At first in Richard Greenberg's Our Mother's Brief Affair, as described by her son Seth while she is on her deathbed, Linda Lavin's Anna appears to be cut from the familiar cloth of Great Neck moms, ambitious for their children and somewhat lost in suburban torpor. But Anna has a secret, actually two, that she needs to impart to her children. Abby (Kate Arrington) flies in from California, and the siblings learn about their mother, the narcissistic woman with great gams, they've grown to distrust--she was nostalgic for a time that never happened, says Seth (Greg Keller). Well, according to Anna, a great adventure enlivened her boring past.
No spoiler. The title betrays most of it. While Anna brought Seth into the city for classes at Julliard, she was whiling away the wait time with a man (Philip Hoffman on the evening I attended) she met on a Central Park bench, a widower with a wild history, even though he grew up in the neighborhood. They dance in a hotel room, forging a bond from loneliness through revelation. From everything we learn about her, Anna's taste in men, or what was available to her in her time, lacked integrity. And except for her husband, she was either blindly forgiving, or clueless. Greenberg is really good at working this nuance.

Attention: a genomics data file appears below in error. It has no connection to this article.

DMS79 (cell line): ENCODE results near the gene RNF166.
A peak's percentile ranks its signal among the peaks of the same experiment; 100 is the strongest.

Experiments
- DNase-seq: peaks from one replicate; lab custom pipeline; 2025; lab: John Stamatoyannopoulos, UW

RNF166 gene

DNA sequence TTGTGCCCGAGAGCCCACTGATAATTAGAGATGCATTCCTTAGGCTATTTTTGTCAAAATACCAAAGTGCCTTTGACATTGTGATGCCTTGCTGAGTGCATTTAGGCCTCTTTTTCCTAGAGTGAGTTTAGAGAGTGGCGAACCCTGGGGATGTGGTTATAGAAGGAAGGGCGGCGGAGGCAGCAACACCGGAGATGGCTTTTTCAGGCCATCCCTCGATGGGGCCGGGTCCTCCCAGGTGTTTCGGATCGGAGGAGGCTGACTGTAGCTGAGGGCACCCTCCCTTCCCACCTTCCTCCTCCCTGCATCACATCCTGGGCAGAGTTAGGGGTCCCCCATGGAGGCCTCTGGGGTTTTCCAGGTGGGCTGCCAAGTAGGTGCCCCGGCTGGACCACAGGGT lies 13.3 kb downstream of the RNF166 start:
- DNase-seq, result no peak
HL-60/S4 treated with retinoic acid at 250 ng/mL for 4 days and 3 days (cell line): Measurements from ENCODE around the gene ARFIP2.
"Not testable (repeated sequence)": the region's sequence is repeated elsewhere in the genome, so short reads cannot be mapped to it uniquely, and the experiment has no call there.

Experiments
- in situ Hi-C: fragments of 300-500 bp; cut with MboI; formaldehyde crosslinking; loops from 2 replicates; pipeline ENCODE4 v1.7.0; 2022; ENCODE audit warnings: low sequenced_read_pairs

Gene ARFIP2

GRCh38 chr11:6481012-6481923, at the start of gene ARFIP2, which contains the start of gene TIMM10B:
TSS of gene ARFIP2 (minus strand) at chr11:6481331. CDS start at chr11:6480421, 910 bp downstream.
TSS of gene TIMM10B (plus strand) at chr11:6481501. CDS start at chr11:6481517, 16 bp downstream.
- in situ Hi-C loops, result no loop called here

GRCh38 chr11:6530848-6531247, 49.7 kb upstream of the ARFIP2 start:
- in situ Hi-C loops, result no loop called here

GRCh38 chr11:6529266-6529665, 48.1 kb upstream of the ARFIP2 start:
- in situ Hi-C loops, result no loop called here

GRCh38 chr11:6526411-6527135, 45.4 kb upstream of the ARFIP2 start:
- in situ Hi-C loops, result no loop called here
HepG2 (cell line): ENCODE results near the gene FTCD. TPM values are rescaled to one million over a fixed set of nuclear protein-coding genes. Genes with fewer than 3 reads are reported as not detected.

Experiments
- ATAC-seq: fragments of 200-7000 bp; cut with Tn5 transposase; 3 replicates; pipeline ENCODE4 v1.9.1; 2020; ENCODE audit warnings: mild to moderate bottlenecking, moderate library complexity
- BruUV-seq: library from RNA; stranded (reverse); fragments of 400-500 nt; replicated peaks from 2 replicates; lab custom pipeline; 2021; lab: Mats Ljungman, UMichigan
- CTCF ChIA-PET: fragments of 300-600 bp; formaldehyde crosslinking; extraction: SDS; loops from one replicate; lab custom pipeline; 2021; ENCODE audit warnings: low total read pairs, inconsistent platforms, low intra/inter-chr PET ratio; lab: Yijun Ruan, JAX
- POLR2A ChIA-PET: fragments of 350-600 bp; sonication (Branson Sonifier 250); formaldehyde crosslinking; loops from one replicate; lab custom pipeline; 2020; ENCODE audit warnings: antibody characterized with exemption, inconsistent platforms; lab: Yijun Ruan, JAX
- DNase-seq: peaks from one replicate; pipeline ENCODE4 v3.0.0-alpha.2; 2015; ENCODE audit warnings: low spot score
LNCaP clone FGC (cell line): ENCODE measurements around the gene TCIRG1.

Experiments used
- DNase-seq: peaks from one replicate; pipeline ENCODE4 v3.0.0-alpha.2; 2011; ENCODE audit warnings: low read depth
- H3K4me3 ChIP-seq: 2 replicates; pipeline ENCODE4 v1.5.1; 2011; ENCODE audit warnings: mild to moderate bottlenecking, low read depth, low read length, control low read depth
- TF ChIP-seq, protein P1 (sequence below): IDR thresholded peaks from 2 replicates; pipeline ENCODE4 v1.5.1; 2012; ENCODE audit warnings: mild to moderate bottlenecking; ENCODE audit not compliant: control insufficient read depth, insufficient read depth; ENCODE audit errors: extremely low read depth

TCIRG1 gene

Our Mother's Brief Affair, a Manhattan Theater Club production at the Samuel J. Friedman Theater, and under Lynne Meadow's fine direction, becomes a memory play for Anna, and a mystery for her children: What exactly is the truth? As the play shifts times and scenes, with Santo Loquasto's spare and dour set, the reason to see it is Linda Lavin's extraordinary performance, her eye rolling and bad dancing enormously endearing. Playing this mom is a well-seasoned fit for her, total comfort theater for us
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